A series taken from the 162-page Motor Sport special 100 Greatest Grands Prix (other specials are available here).
To purchase the lead image click here.
From the editor Damien Smith
The Grand Prix motor races we can never forget…
Welcome to this special one-off magazine, dedicated to our love of Grand Prix racing and produced by the same team that brings you Motor Sport each month.
It seemed a good idea: whittle down 107 years of racing history to come up with 100 GPs that could be considered the ‘greatest’ – then rank them in meritocratic order. By week three, the old grey matter was beginning to ache…
Defining greatness was the first task. There were the obvious races – the wheel-to-wheel duels, the comeback classics. But there were also individual performances of supreme dominance, races that might not necessarily have been the most exciting to witness. Greatness goes way beyond thrill-a-minute, we decided.
Then there were those races of prominence, attached to a certain time or place that made them hugely significant. I’m thinking specifically of Belgrade, 1939. Only five entries took the start of a race that didn’t sound particularly scintillating. But as it happened to take place on the very day WWII broke out, we felt it worthy of inclusion. Meanwhile, Sebastian Vettel’s remarkable maiden GP win at Monza in 2008, for lowly Scuderia Toro Rosso, was left on the cutting room floor. Is that fair? You decide. We also opted to include a few races that weren’t Grands Prix, leastways in name, although the strength of entry was such that they might as well have been…
Choosing which races should make the list was hard enough; ranking the top 100 in some sort of order was even tougher, especially when it came to the crunch: which should be number one? We never did agree unanimously on the ‘greatest’, but if the magazine was to be finished a decision had to be taken. And that’s what I’m here for!
Will you agree with our choice and order? Probably not. But if steam begins to issue from your ears, take a deep breath. In any exercise such as this, there is no definitive list – because there can’t be. Our top 100 is based on opinion, nothing more, designed to be a bit of fun and to spark good-natured debate among fans of the world’s greatest sport.
So turn the page, delve in – and whatever you do, don’t take it too seriously.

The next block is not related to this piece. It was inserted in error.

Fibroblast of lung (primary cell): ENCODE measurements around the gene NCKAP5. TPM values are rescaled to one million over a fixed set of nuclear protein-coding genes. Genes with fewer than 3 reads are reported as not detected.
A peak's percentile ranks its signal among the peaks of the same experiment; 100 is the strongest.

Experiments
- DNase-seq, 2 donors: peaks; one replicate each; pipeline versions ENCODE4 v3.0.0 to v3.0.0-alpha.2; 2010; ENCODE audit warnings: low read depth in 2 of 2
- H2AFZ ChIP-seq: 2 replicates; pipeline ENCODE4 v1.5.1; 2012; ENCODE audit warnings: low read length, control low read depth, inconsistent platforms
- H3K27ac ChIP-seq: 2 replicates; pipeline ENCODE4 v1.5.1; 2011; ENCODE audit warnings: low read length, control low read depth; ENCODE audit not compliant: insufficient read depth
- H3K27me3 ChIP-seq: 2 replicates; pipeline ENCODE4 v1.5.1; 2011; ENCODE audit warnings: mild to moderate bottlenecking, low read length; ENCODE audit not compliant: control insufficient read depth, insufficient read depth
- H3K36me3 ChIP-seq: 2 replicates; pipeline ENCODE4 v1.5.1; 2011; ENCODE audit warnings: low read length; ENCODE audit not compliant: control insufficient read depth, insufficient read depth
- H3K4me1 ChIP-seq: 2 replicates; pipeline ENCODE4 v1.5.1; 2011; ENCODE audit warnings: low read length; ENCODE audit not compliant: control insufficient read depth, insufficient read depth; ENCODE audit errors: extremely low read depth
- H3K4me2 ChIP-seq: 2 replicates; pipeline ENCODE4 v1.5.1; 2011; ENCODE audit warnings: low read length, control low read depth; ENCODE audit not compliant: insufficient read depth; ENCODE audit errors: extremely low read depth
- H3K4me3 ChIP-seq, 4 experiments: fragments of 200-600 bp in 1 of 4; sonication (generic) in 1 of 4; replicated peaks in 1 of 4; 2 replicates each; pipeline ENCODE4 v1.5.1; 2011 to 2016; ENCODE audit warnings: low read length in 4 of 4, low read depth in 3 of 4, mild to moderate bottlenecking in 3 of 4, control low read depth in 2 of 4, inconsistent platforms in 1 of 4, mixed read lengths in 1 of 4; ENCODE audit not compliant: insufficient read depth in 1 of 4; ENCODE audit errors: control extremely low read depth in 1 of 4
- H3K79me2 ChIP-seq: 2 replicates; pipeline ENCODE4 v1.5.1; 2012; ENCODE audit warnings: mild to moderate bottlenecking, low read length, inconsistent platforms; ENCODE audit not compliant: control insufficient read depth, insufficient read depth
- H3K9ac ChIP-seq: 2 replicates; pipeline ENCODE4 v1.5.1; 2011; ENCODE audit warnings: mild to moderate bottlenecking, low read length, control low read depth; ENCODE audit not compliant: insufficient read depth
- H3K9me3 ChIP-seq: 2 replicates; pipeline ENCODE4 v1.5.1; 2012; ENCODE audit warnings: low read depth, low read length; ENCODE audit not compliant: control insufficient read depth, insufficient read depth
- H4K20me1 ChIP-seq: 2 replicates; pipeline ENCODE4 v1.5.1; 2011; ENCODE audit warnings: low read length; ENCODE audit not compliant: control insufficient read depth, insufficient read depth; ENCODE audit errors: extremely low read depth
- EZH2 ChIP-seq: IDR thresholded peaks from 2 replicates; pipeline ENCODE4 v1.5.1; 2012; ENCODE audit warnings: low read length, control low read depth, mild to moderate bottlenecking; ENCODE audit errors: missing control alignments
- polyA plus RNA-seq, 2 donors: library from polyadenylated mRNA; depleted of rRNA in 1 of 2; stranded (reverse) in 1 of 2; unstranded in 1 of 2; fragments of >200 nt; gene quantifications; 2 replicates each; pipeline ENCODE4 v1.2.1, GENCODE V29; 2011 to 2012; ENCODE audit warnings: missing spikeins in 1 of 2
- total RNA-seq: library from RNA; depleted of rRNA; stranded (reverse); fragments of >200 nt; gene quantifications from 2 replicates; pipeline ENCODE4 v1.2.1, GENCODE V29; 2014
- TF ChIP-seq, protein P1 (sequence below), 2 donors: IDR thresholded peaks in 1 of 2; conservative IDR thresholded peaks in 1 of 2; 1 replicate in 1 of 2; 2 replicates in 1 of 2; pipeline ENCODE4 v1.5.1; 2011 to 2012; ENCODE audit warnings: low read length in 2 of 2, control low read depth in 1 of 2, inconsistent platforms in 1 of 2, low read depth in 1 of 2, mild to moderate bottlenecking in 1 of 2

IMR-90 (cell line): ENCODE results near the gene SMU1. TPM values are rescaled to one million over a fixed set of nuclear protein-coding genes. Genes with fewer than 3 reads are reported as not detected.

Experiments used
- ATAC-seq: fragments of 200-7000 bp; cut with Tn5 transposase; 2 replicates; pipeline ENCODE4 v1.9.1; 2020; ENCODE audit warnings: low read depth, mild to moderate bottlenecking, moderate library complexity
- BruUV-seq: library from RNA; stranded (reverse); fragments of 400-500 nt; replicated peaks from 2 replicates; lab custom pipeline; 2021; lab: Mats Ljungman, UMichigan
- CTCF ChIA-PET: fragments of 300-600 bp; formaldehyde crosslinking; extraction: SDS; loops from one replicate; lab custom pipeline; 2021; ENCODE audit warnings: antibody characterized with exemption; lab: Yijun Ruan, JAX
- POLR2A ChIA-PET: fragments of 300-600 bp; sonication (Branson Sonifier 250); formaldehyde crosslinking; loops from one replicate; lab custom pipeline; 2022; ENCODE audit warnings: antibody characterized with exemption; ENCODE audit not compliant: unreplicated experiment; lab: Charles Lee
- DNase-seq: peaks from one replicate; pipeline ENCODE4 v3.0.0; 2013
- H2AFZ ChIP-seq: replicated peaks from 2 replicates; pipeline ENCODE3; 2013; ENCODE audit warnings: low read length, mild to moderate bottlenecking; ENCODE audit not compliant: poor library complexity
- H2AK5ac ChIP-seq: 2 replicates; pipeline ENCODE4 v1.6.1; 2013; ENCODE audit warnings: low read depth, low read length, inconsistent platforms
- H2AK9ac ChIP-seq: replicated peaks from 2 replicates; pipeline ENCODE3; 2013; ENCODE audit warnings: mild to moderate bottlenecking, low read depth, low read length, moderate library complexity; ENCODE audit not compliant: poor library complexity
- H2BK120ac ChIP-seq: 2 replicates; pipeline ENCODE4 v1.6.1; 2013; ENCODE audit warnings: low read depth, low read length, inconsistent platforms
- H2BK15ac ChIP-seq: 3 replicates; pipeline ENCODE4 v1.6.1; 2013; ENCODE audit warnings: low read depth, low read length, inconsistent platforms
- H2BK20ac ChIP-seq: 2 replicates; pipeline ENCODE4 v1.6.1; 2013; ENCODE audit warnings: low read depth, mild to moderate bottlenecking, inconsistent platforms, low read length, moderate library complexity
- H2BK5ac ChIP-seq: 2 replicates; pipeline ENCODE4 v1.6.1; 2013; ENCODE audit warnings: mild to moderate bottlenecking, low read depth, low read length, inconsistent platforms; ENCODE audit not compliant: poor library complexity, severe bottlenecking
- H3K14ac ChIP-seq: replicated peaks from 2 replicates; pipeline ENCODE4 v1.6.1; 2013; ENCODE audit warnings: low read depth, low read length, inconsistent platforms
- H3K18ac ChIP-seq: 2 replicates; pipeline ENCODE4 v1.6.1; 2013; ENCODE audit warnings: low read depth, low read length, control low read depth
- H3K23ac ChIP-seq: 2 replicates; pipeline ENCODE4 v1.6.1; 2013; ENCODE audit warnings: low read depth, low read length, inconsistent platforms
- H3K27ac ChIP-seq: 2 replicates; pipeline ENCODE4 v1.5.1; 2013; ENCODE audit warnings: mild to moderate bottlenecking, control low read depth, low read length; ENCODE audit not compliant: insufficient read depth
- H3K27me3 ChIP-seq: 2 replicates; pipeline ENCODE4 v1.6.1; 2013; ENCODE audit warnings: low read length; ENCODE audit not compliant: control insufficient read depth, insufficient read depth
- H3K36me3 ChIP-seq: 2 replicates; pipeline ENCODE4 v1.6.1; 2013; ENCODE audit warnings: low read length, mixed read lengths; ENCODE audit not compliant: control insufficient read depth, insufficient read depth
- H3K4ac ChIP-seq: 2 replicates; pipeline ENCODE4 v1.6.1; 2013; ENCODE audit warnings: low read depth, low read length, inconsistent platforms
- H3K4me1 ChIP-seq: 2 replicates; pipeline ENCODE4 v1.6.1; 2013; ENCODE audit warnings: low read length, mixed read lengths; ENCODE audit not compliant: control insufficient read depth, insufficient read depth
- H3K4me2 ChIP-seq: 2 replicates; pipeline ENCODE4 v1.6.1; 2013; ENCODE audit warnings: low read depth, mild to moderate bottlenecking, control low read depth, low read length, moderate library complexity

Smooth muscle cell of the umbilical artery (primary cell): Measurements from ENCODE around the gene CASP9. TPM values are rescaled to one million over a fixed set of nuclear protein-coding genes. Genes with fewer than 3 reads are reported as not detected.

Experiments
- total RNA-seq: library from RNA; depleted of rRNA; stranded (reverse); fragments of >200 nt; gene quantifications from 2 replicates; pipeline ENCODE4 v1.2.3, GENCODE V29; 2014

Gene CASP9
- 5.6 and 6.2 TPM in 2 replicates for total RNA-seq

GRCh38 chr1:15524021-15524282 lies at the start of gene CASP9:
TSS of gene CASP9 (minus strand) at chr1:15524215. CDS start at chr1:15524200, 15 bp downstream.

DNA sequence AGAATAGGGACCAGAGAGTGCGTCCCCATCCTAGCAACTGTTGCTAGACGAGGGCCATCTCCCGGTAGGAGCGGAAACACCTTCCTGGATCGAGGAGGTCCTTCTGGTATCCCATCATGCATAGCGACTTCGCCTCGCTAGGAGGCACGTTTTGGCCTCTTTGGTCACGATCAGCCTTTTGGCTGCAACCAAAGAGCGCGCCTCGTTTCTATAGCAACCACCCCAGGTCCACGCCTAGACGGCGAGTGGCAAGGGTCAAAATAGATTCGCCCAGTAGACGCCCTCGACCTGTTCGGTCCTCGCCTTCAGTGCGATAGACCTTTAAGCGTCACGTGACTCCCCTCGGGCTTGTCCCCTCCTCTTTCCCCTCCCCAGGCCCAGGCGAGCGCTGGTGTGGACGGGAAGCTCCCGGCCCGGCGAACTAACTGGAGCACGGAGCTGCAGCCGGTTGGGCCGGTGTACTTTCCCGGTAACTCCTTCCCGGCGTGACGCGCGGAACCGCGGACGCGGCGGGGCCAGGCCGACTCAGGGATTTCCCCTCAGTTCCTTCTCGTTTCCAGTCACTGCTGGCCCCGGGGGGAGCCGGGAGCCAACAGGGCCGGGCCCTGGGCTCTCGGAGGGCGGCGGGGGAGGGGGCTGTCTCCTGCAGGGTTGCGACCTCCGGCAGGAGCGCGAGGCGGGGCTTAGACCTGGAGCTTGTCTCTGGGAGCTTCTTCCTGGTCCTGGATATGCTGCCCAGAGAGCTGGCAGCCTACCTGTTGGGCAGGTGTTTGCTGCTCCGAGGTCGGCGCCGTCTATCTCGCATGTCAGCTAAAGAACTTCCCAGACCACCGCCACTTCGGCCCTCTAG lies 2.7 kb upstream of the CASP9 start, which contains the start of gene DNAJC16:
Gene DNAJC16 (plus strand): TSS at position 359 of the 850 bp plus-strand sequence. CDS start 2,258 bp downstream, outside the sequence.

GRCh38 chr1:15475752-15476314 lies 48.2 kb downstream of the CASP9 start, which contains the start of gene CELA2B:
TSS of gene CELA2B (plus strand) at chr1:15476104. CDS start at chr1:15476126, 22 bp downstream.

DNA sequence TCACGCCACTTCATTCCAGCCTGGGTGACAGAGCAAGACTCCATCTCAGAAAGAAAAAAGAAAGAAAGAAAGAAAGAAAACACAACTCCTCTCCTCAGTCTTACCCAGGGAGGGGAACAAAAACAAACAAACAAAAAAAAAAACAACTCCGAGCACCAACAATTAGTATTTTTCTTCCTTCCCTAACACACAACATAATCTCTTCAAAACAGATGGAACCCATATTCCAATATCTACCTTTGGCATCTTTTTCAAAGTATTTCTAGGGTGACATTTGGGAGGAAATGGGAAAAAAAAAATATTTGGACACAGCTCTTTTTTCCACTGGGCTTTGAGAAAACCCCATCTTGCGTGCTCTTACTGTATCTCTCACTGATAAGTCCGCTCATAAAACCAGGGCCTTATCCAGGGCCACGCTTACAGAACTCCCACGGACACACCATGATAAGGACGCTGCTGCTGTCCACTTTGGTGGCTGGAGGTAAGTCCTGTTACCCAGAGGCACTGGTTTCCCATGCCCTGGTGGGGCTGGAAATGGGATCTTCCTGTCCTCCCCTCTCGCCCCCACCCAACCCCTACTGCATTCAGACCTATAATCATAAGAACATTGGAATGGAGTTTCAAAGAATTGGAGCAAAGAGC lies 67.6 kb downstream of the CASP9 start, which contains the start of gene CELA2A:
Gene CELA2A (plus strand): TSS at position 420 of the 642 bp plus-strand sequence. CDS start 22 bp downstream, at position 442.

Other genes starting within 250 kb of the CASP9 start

1988 Italian GP
September 11, Monza
It was an archetypal Monza day: mist lifting to reveal a hazy sun as the tifosi to begin with seeped and then flooded over, around and through the perimeter fence. Only one thing was missing.
The increasingly hermitic Enzo Ferrari had not attended his home GP for many years. No matter. The less he did, the more significant he became. Put it this way: Il Papa John Paul II had in June visited Il Commendatore, not vice versa – and Enzo, unwell, had stood him up; they spoke on the phone.
Knowing that Enzo was alive, holed up in his moodily-lit converted Fiorano farmhouse, watching the race on TV, waiting for the celebratory or explanatory phone call, had long been sufficient. But now he was gone. Aged 90.
Jean-Louis Schlesser was about to make his Formula 1 race debut one day short of his 40th birthday. Williams’ Nigel Mansell was indisposed because of a secondary infection triggered by chickenpox and its preferred subs Martin Brundle, Al Unser Jr and Roberto Moreno were unavailable. So Schlesser, a former test driver for the Didcot team, got the call.
The sports car ace, who had failed to qualify a March-RAM for the 1983 French GP at Paul Ricard, struggled in an unfamiliar environment. He crashed his Judd-powered car in practice, qualified only 22nd – more than two seconds slower than team-mate Riccardo Patrese – and tugged in the race. He will, however, always be fondly remembered by Ferrari fans.
The all-conquering McLaren-Honda turbos of pole man Ayrton Senna and Alain Prost – the pair not yet at war but jousting – led the early stages, albeit at a cost. The latter, hampered by a misfire that eventually caused a rare retirement on lap 35 (of 51), had harried his team-mate into a fuel deficit.
Radioed to further reduce his speed in case of a melting piston, Senna suddenly came under pressure from the Ferraris of Gerhard Berger and Michele Alboreto. The latter, racing angry because Williams had welched on a handshake for 1989, set the race’s fastest lap on lap 44. Berger recorded his personal best five laps later to close to within five seconds of Senna.
Two laps remained when the forceful (and perhaps flustered) Brazilian dived by Schlesser at the first part of the first chicane. The undoubtedly flustered Frenchman, who had already been lapped once, ran wide on the dirt, locked up and bumped clumsily across the apex kerb before tipping the leader into a spin and retirement when Senna became beached on the exit kerb; marshals, though able to rock the McLaren as if it were a toy, were unable to get it rolling. The Woking team’s sequence of wins thus ended at 11.
It was left to Berger to lead home a famously raucous Ferrari 1-2. The Austrian had driven superbly after a torrid preparation. His car had developed a sticking throttle on a formation lap. He pitted and hopped into the spare, which handled abominably. He pitted once more and climbed aboard his repaired race chassis, only for its throttle problem to resurface. With time running out, he was forced to race the spare, to make some adjustments on the grid, and to hope for the best.
Motor racing’s god was smiling down on him that Monza day. PF